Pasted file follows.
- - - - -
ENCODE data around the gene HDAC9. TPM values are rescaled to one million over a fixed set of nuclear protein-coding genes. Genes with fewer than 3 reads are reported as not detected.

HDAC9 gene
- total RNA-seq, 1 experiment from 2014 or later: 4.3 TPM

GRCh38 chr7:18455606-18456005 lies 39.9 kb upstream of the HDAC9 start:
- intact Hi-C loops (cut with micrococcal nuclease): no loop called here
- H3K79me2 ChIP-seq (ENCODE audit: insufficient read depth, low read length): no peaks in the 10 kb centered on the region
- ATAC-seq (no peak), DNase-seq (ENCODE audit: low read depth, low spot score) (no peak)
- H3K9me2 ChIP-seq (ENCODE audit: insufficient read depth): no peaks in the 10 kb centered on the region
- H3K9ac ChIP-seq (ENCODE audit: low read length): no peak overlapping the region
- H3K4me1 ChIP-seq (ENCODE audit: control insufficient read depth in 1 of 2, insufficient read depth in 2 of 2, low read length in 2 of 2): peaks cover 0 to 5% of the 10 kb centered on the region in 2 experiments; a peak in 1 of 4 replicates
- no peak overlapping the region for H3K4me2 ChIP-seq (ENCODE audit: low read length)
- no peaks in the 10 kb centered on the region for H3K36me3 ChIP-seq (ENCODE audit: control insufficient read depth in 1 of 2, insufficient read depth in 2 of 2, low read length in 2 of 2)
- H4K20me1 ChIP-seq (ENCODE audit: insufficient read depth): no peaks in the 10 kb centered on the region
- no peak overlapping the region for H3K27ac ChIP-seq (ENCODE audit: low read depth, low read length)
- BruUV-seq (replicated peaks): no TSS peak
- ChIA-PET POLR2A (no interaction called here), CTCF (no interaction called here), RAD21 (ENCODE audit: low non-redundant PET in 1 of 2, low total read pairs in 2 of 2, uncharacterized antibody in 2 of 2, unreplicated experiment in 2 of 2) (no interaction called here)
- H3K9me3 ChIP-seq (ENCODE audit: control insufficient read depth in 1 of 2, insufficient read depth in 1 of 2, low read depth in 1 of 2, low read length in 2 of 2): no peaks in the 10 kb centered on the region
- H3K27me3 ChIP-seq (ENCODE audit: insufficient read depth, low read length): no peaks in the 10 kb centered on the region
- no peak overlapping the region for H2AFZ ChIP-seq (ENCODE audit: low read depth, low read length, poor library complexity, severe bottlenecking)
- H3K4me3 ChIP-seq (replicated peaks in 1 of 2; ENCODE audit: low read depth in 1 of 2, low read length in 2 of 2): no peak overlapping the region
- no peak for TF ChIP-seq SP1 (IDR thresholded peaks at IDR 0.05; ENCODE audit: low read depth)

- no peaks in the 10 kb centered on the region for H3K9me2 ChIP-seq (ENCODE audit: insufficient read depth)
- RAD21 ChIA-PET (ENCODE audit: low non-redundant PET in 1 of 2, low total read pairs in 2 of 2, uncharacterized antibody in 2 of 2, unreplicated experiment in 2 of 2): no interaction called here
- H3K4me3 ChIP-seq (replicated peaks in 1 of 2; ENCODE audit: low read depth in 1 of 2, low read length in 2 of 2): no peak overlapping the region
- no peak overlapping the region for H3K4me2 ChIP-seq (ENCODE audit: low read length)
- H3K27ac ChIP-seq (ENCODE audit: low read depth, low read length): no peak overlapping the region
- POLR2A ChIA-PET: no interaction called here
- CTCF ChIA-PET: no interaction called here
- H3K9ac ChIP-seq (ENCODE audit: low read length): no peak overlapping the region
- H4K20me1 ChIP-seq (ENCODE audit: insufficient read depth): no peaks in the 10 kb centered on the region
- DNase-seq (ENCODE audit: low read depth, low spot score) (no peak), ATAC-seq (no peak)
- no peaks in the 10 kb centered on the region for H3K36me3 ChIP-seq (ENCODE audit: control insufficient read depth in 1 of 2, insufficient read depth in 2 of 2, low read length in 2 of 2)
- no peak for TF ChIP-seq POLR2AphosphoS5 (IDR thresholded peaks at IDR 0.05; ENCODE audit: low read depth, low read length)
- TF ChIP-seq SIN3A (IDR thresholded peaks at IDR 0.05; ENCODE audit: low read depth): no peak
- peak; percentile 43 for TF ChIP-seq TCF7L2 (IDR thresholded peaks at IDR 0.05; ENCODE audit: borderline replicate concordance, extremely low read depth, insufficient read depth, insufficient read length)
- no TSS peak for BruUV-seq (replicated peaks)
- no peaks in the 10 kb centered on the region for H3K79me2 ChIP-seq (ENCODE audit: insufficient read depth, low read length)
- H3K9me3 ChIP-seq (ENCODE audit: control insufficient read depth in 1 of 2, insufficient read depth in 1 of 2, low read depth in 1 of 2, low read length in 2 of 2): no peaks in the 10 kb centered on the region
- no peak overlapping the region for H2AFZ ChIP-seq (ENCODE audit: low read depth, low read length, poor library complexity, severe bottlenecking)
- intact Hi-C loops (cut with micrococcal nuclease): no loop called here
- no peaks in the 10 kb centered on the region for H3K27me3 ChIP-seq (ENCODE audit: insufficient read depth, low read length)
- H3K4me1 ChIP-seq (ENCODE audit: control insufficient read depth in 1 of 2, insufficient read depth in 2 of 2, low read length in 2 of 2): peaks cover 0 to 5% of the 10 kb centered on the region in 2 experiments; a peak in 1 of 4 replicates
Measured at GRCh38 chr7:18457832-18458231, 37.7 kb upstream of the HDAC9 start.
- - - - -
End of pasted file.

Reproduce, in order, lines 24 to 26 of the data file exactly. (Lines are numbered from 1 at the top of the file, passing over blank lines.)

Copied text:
- H3K4me3 ChIP-seq (replicated peaks in 1 of 2; ENCODE audit: low read depth in 1 of 2, low read length in 2 of 2): no peak overlapping the region
- no peak overlapping the region for H3K4me2 ChIP-seq (ENCODE audit: low read length)
- H3K27ac ChIP-seq (ENCODE audit: low read depth, low read length): no peak overlapping the region